oil prices
The European Commission said price rigging in the oil markets could end up hitting consumers (Reuters)

Europe's oil traders are being asked by the European Commission if they have evidence of market abuse.

Anonymous sources in the oil market, cited by Reuters, said they had received a letter from the commission asking for any evidence they have, to be submitted by the end of May.

In the letter, oil traders were asked, among other things, for evidence that bids of offers submitted through the Platts system were not akin to the physical market positions. The letter relates to a time period of between 2010 and 2013.

Earlier today, the EC asked for major oil trading houses such as Glencore, Vitol, Gunvor and Mercuria to supply information in connection with its probe into allegations of price rigging by oil companies.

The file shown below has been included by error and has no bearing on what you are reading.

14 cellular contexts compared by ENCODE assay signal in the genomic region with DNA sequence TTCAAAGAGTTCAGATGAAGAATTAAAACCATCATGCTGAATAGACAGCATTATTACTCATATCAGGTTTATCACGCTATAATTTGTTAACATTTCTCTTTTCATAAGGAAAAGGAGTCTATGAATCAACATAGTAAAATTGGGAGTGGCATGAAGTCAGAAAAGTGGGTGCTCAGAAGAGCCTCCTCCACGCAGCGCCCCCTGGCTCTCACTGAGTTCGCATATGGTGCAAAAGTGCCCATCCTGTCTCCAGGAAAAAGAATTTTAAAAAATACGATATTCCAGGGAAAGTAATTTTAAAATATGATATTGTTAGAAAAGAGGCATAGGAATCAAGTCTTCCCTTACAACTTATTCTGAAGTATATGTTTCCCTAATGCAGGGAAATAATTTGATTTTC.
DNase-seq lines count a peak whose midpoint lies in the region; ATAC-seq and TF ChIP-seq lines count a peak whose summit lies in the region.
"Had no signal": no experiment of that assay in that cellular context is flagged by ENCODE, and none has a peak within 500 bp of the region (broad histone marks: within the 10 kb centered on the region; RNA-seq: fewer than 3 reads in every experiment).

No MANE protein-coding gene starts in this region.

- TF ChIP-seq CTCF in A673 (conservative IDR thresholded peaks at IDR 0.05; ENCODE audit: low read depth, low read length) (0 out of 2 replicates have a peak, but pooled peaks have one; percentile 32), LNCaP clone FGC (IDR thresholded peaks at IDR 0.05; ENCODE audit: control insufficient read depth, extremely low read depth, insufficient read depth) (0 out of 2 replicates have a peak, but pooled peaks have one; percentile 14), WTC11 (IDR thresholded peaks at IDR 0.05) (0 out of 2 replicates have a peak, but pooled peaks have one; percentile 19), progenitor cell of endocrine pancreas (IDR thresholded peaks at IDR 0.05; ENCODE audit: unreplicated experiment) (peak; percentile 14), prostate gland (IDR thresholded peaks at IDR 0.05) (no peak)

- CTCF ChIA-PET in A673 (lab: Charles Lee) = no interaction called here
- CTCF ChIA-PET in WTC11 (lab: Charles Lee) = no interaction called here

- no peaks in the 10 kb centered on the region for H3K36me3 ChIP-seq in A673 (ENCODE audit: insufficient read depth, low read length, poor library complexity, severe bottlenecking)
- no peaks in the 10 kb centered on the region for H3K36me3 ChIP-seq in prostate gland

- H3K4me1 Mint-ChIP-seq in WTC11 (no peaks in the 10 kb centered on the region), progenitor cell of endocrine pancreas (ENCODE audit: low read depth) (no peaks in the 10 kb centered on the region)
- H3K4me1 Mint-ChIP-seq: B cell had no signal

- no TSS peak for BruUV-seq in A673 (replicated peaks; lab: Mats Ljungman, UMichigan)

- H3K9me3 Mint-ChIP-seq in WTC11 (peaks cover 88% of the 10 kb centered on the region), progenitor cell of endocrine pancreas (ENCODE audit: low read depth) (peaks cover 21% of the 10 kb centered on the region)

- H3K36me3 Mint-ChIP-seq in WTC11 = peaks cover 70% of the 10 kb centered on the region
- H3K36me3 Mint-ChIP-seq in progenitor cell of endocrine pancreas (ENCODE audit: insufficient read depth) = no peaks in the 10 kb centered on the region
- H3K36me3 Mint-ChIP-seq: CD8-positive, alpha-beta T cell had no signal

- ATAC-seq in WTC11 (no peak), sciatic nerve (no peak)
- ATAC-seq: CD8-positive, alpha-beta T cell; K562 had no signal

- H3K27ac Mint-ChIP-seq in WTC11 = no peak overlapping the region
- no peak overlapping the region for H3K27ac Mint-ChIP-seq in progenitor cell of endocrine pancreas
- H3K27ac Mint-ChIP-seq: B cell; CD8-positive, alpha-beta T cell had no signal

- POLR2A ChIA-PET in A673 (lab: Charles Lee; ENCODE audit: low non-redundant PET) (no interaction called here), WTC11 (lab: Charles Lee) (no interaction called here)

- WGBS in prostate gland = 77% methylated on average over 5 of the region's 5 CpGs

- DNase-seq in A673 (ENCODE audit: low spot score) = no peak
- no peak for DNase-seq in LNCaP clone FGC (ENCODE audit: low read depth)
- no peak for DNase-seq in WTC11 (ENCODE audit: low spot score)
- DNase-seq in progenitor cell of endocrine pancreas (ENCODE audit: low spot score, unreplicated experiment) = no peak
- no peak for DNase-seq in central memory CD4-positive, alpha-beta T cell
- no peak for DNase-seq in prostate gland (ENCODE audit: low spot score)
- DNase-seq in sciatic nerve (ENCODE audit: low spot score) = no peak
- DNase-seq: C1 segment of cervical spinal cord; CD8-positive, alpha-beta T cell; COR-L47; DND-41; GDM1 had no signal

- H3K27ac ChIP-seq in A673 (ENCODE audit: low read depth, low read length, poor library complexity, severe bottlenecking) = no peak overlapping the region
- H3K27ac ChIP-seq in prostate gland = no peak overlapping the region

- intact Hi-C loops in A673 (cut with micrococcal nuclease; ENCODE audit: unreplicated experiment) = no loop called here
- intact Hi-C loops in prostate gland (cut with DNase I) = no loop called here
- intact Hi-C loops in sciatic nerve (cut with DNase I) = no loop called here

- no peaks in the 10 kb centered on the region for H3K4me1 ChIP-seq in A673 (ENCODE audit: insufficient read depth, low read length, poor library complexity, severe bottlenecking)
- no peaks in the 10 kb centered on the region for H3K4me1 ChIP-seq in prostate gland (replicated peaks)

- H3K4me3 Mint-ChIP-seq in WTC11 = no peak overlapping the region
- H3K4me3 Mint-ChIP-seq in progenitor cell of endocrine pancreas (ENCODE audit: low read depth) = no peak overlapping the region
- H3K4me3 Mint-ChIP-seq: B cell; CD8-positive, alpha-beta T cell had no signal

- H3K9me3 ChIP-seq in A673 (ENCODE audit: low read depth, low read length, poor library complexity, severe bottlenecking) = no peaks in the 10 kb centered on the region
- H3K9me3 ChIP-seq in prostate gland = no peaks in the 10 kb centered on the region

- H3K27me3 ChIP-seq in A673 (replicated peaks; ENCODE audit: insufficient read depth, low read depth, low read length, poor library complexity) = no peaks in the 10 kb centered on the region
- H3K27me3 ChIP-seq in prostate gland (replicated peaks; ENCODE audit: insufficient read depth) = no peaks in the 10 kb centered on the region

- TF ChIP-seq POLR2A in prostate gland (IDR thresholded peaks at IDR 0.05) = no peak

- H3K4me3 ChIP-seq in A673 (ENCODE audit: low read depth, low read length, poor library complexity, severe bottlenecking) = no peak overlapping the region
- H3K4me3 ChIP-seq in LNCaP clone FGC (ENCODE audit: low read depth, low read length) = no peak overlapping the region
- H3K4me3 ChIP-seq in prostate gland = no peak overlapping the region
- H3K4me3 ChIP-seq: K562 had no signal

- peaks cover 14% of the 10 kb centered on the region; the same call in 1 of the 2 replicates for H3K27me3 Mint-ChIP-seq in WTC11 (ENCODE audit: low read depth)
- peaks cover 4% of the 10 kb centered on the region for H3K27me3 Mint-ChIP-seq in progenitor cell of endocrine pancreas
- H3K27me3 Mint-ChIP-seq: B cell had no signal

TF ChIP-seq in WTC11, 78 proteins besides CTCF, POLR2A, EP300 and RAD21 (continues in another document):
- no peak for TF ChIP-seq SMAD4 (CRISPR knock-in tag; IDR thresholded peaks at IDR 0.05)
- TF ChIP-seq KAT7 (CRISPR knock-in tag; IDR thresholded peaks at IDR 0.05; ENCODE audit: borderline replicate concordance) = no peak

The commission questioned the trading houses over allegations that major oil companies colluded to manipulate the prices of oil and petrol over a decade.

Shell, BP, Platts and Norway's Statoil have had their offices raided by the EC, amid suspicion that the firms made internal arrangements to manipulate the published prices for a number of oil and biofuel products and prevented others from participating in the price assessment process.

Small manipulations of the oil market could have a "huge impact on the prices of crude oil, refined oil products and biofuels purchases and sales, potentially harming final consumers," said the EC when announcing its investigation.

The UK's Serious Fraud Office is also considering an investigation.